File: 3783, Last Updated: June 7, 2012, By: LRB

Design Pressure vs. Maximum Allowable Working Pressure (MAWP) Alberta (ABSA) and Saskatchewan (TSASK)

Typically when doing calculations for pressure vessels you start with a set of design parameters to determine your vessel characteristics. The design pressure, temperature, corrosion allowance and several other factors contribute to the calculations, affecting the wall thickness of the shell, heads and nozzles.

For example, you may have a design pressure of 150 psi with a temperature of 400° F, and no corrosion allowance. This is on a 20″ carbon steel vessel with the shell made from SA-106 B pipe. You select 20″ SCH 10 (0.25″ wall) because it exceeds the thickness required by the calculations (0.154″ wall), and it’s a readily available material. The MAWP of the shell is 320 psi.

Most of the time you are able to list the Design Pressure as 150 psi and the MAWP as 320 psi. However, Alberta has a clause in AB-516 Rev. 3, 2011-08-22 that does not permit this. Section 15(2)(b) Calculations states the following:

“The pressure used in the calculations must be equal to or greater than the MAWP to be marked on the vessel nameplate and manufacturer’s data report. A lower pressure which must be met for process conditions must not be used in the calculations.”

In our example, we have two choices:

  • Have the drawing only state 150 psi. Design Pressure equals 150 psi. If MAWP must be listed on the drawing or the nameplate states MAWP, then the MAWP also equals 150 psi.
  • Run the calculations at 320 psi. The design for the shell will still pass. Now our Design Pressure equals 320 psi and the MAWP also equals 320 psi.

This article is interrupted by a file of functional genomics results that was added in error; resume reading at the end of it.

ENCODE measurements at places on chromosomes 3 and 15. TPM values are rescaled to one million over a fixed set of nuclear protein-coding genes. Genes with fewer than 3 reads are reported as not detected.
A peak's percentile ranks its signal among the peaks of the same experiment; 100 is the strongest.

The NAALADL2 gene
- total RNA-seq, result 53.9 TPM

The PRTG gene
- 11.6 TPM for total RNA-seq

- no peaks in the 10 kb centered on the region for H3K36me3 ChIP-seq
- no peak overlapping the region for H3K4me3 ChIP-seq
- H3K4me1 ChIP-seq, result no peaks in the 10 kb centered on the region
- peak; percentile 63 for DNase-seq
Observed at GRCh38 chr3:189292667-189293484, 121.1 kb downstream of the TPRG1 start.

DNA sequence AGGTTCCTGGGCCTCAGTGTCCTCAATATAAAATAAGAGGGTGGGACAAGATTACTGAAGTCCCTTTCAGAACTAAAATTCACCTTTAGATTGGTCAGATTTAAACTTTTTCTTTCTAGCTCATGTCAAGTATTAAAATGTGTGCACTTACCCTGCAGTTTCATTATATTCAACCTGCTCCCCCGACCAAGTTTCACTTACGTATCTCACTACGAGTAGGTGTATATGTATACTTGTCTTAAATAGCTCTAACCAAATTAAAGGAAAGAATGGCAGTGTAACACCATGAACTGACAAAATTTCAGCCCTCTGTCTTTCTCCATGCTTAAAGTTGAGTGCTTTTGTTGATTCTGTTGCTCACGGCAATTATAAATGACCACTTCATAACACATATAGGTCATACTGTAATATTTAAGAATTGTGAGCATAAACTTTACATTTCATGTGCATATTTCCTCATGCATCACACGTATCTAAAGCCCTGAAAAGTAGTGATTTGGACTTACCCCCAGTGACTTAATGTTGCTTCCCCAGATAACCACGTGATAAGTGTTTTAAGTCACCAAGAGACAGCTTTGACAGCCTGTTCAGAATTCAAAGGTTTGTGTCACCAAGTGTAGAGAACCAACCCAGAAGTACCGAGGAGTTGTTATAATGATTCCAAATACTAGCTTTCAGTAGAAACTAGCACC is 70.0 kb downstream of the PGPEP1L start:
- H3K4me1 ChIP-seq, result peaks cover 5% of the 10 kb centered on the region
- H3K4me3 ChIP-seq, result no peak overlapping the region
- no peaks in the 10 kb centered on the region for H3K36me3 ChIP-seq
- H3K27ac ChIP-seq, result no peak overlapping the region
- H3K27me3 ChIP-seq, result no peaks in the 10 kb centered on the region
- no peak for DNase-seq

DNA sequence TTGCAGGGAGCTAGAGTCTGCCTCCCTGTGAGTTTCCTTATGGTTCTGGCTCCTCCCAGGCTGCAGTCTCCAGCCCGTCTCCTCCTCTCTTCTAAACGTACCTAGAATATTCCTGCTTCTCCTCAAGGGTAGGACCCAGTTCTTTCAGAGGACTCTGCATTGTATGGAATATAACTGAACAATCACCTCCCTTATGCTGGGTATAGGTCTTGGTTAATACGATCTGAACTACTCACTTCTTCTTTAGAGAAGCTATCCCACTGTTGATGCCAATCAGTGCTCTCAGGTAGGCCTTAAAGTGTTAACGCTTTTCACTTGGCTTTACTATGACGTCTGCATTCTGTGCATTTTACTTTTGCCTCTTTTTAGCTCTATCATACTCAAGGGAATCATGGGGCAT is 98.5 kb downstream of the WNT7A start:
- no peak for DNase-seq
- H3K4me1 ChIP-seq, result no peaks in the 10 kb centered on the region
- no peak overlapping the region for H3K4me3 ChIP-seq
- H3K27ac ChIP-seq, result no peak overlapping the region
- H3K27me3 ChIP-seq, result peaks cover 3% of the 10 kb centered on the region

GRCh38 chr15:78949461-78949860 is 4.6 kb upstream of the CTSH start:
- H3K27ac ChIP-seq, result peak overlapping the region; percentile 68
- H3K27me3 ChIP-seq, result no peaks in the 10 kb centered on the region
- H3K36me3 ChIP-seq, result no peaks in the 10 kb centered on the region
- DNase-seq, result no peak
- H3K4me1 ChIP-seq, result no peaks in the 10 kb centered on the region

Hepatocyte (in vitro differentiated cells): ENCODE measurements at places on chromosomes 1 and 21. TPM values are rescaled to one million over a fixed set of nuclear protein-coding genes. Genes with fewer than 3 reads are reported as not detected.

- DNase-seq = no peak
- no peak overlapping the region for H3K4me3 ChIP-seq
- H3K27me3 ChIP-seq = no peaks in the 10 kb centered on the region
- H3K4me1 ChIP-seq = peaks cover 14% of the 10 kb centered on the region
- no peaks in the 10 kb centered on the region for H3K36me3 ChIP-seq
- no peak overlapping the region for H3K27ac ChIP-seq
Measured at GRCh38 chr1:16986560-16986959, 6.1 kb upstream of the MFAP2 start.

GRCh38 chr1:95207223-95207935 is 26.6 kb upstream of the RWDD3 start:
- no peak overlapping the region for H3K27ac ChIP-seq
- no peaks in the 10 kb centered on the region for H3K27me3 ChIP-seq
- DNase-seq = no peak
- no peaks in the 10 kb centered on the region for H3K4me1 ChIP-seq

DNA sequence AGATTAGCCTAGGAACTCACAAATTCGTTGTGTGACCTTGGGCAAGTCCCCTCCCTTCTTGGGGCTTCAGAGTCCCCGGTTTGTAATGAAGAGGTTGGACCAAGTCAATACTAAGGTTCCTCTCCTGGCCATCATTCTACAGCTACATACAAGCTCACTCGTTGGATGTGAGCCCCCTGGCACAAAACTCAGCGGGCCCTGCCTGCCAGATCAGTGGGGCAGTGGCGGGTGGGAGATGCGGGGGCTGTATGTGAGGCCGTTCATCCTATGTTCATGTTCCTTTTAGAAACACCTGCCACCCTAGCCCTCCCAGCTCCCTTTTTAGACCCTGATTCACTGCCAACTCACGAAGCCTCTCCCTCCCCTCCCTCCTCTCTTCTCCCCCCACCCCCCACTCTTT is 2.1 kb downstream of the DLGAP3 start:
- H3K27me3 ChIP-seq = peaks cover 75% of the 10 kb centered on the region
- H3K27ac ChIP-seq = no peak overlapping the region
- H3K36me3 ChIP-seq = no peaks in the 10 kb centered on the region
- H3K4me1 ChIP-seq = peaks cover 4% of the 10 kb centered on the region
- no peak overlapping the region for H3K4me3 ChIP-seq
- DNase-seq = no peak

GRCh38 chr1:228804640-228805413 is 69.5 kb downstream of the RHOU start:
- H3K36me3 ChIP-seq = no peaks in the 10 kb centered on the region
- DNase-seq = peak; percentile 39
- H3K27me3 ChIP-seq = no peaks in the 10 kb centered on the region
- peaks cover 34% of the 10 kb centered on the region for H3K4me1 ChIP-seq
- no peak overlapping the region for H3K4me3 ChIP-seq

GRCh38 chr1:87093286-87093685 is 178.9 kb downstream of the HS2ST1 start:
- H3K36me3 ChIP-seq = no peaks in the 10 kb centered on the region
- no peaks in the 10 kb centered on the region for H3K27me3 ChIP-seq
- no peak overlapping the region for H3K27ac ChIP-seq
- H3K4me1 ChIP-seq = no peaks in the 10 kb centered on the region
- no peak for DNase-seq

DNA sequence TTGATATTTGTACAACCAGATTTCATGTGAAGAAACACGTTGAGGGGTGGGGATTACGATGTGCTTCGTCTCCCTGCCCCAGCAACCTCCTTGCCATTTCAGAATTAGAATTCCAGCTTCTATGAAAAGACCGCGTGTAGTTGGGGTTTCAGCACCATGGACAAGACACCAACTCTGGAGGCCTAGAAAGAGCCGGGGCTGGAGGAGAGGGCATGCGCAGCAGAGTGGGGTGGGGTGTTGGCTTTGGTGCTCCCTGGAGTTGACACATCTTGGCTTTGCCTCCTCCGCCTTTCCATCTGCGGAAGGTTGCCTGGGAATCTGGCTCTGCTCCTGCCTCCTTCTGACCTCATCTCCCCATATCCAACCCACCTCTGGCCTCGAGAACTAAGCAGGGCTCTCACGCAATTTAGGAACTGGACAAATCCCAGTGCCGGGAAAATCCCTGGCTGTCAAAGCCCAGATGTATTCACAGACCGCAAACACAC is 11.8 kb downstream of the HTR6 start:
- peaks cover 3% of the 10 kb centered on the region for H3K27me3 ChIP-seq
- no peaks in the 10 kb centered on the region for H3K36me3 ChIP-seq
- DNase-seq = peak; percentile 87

Either method will be accepted in both Saskatchewan and Alberta.

So you can either rate your vessel’s MAWP to be the same as the design pressure as in the first method, or you can run calculations at the higher pressure of the MAWP and then list the MAWP as both the Design Pressure and MAWP. The choice is yours, but you must abide by one of these methods in order to obtain a CRN in either Alberta or Saskatchewan.

Note: The MAWP from the calculation could be 320.8 or some other number as long as it is higher than the MAWP reported on the nameplate and drawing. Do not use decimal precision numbers for the MAWP on the nameplate or drawing. For example if your design program returns a MAWP of 320.8 psi, you could re-run the design at 320.0 psi and declare that 320.0 is the MAWP even though your design software will report a slightly higher number. The design pressure and MAWP on your Alberta or Saskatchewan destination vessel will be the same number.

According to ASME Section VIII Division 1, the definitions for Design Pressure and MAWP are as follows (VIII-1 App 3):

Design Pressure – “The pressure used in the design of a vessel component together with the coincident design metal temperature, for the purpose of determining the minimum permissible thickness of physical characteristics of the different zones of the vessel. When applicable, static head shall be added to the design pressure to determine the thickness of any specific zone of the vessel.”